But that would be my main criticism of what is a fairly good show. The acting was as solid as you’d expect from veterans like Lucy Bell (Anna Devine) and Andrew McFarlane (Michael Devine), who play husband and wife and where Michael’s double life, that leads to his demise, is revealed throughout the discoveries of the play. There are a couple of moments we feel truly uncomfortable in the play, like when Devine is asking Julia (Bell) about whether she is ‘thinking about other people’ as we sense Devine’s grooming techniques or when daughter Amy (Sara West) is revealing her romance and abuse at the hands of her boyfriend to her father. At other times, I felt I wasn’t particularly invested in the outcomes for the characters and yet still engaged in the show. I think that’s the danger of playing ‘catch-up’, you stop caring after a point if you are still working out whether this is a time shift or a brand new context.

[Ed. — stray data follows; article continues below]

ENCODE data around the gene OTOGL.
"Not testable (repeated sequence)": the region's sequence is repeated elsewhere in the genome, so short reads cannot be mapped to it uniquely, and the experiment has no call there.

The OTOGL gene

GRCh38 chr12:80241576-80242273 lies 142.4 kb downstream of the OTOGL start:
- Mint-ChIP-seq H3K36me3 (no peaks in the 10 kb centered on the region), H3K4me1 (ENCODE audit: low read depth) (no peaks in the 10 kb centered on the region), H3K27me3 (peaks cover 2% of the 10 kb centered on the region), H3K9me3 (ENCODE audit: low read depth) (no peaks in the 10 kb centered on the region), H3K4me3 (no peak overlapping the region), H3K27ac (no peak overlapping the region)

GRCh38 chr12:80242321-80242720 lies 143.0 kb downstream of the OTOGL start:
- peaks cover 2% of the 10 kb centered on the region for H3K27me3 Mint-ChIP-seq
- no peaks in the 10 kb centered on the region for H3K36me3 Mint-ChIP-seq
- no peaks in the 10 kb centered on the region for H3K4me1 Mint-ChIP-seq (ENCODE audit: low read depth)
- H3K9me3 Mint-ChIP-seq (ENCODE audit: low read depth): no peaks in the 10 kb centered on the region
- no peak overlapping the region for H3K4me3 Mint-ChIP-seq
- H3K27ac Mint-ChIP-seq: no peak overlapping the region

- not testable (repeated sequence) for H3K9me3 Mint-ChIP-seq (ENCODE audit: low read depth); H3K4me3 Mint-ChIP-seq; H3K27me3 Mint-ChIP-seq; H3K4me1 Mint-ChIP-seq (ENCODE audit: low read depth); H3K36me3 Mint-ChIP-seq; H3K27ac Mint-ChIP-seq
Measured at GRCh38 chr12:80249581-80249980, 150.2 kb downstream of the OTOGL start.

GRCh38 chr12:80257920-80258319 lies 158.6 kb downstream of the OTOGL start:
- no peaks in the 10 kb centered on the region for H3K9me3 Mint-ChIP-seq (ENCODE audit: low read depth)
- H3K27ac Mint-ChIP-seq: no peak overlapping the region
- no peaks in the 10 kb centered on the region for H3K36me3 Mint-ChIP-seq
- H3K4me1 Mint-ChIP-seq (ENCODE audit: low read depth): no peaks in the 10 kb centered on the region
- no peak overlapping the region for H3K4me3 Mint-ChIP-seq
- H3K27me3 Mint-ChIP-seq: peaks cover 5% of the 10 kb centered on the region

West and McElhinney I thought were also great and when Rodgers was playing Gary, he really hit the mark too. Maybe his issue was costume because it so clearly defined him as Gary, it was very hard to deliver anything else.
I will say designer’s Tessa Negroponte’s set was terrific. The sliding doors and structure of the bespoke home represented the nature of the surface as neat and uncluttered and yet behind the scenes the carnage takes place. I’m so often impressed with how both Griffin and downstairs Belvoir design for these spaces in such a sophisticated and potent way.
I also feel Goldberg's directorial pacing of this play in the smooth flow of action was good and only hindered by character confusion.
There was something to be got out of both of these plays but I wished for more in each case. To have such a strong ensemble working on each performance and yet to feel wavering engagement suggests there is still some way to go in delivering the full life of each play to the audience.
I think you’ll like the plays and there will be moments you will thoroughly enjoy but in both cases, you’ll feel there’s something missing. I’m making the call and saying the it's word of the day- context.